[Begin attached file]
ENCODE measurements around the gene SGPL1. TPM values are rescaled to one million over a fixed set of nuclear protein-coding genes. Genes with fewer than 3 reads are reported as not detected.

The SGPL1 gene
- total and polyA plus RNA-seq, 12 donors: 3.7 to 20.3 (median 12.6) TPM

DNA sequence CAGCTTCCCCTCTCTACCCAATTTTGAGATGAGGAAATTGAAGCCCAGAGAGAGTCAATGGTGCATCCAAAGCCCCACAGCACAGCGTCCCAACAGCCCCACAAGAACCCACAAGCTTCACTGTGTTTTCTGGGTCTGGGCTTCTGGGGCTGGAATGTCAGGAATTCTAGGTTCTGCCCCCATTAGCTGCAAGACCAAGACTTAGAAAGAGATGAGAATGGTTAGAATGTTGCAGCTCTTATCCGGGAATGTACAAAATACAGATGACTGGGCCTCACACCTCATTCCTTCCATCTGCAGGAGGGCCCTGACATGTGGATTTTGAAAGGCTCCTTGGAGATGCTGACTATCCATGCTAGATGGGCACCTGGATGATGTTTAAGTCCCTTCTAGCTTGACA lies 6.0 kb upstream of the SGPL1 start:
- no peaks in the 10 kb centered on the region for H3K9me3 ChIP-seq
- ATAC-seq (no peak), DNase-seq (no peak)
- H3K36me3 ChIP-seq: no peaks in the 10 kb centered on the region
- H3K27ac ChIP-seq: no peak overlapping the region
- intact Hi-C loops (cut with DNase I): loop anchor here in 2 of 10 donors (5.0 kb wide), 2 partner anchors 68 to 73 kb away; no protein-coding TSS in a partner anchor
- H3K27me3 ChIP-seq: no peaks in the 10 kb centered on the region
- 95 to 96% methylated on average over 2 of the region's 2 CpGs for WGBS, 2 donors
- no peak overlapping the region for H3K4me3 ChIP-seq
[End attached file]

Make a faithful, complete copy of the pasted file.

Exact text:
ENCODE measurements around the gene SGPL1. TPM values are rescaled to one million over a fixed set of nuclear protein-coding genes. Genes with fewer than 3 reads are reported as not detected.

The SGPL1 gene
- total and polyA plus RNA-seq, 12 donors: 3.7 to 20.3 (median 12.6) TPM

DNA sequence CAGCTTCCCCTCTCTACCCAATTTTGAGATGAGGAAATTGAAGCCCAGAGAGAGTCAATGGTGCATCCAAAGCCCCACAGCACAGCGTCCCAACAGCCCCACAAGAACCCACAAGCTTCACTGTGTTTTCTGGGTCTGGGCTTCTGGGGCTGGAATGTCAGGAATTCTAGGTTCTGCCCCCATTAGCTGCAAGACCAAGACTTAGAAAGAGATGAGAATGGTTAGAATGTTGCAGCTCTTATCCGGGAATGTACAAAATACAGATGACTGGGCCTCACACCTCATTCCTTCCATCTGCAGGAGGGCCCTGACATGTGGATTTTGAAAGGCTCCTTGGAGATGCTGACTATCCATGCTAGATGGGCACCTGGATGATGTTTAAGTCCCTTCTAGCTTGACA lies 6.0 kb upstream of the SGPL1 start:
- no peaks in the 10 kb centered on the region for H3K9me3 ChIP-seq
- ATAC-seq (no peak), DNase-seq (no peak)
- H3K36me3 ChIP-seq: no peaks in the 10 kb centered on the region
- H3K27ac ChIP-seq: no peak overlapping the region
- intact Hi-C loops (cut with DNase I): loop anchor here in 2 of 10 donors (5.0 kb wide), 2 partner anchors 68 to 73 kb away; no protein-coding TSS in a partner anchor
- H3K27me3 ChIP-seq: no peaks in the 10 kb centered on the region
- 95 to 96% methylated on average over 2 of the region's 2 CpGs for WGBS, 2 donors
- no peak overlapping the region for H3K4me3 ChIP-seq